Warren v. Jeffries 263 N.C. 531, 139 S.E.2d 718 (1965)
Terry was killed when he was run over by Jeffries'
car. Warren sued for wrongful death.
Terry's mother (Warren) and a bunch of kids were in Jeffries'
borrowed car getting ready to go to the store. Warren got out of the
car to get something from the house. The car began rolling down a hill.
The kids all jumped out of the car, in Terry's case unsuccessfully.
The Trial Court dismissed the case on a judgment of involuntary
nonsuit. Warren appealed.
An involuntary nonsuit means that the plaintiff doesn't show up for trial, or (as in this case) when don't have any evidence at all that could support their case.
Warren argued that Jeffries failed to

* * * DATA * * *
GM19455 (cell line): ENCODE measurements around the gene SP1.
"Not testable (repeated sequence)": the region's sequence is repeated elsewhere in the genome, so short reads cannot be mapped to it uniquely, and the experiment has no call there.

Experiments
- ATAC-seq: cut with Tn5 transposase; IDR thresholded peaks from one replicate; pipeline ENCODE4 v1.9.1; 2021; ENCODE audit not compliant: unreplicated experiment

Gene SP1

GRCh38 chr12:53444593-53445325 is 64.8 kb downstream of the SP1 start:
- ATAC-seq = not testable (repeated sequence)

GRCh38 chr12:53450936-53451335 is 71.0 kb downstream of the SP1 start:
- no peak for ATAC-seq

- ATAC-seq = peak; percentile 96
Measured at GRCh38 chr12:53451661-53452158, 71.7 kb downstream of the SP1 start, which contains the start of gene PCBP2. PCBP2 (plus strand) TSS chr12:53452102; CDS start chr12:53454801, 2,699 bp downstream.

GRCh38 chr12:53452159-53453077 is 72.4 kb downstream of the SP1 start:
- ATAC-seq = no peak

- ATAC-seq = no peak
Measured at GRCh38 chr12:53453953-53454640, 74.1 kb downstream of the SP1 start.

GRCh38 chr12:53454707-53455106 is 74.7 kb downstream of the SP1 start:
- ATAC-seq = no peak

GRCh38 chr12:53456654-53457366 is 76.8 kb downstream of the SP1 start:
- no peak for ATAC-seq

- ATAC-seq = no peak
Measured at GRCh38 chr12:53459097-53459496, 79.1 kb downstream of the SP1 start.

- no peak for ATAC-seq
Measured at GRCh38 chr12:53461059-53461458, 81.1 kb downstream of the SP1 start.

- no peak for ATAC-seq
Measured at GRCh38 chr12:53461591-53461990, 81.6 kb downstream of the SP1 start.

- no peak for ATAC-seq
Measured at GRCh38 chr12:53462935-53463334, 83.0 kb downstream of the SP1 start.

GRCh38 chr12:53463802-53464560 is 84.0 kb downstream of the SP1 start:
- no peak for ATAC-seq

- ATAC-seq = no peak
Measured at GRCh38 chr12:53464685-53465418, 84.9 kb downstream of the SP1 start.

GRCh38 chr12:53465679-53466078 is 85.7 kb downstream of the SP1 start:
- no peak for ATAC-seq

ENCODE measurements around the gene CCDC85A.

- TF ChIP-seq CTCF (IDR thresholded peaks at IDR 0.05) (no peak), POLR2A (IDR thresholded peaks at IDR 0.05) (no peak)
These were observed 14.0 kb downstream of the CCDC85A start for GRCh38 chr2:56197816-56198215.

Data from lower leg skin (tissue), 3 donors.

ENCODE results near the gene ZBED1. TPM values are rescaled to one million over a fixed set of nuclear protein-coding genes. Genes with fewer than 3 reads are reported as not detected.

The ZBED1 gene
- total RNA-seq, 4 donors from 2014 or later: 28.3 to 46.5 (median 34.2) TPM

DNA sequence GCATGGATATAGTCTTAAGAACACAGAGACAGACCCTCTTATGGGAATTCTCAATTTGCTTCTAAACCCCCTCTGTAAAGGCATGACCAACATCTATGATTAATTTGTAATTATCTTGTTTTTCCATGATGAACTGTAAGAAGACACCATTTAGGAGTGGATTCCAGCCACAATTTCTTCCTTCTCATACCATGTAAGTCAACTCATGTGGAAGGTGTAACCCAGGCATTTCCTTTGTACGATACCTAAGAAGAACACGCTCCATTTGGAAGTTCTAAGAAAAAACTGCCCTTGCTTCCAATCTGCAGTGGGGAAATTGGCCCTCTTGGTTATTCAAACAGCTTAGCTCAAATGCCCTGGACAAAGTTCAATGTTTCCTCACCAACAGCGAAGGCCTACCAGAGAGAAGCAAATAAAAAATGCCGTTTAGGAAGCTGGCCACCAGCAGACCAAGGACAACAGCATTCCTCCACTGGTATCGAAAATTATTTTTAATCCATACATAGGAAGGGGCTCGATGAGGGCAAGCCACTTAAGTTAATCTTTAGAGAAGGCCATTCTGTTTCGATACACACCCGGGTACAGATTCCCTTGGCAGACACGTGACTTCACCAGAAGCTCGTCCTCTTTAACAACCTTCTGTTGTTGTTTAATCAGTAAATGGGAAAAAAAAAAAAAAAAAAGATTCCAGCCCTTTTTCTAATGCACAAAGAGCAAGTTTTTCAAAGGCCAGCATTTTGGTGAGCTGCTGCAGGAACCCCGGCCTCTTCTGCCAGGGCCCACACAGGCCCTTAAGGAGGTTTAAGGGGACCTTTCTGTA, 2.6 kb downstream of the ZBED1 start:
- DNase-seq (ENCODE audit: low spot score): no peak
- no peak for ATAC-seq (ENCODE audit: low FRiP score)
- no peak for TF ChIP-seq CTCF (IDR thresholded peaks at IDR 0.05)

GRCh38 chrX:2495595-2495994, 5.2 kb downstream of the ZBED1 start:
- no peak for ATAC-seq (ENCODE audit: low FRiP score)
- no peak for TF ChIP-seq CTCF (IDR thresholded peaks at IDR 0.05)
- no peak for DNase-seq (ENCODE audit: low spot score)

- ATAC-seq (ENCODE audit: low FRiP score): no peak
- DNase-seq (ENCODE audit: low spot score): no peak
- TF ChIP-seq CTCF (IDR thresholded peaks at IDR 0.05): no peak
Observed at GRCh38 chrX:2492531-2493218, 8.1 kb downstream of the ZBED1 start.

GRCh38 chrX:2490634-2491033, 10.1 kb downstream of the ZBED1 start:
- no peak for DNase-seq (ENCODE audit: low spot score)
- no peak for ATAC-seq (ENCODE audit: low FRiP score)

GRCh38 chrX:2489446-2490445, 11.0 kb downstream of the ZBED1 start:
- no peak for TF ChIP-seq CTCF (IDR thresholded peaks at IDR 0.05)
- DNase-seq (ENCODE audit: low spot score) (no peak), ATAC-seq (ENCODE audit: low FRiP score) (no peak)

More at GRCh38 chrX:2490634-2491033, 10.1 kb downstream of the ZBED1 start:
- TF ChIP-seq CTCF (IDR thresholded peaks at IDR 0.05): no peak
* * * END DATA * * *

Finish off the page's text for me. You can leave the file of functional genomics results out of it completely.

adequately maintain the handbrake. However, there was no evidence that the brake hadn't been maintained properly.
Warren argued that since the car was rolling, the brake must not have been working. Therefore, based on the doctrine of res ipsa loquitur there didn't need to be any evidence that the brake wasn't working, it could just be assumed.
The Appellate Court affirmed.
Since the actual reason the car started rolling was undetermined, and Jeffries was not in control of the car at the time (maybe Warren forgot to set the brake before she got out of the car), Warren couldn't use the
doctrine of res ipsa loquitur to automatically assign negligence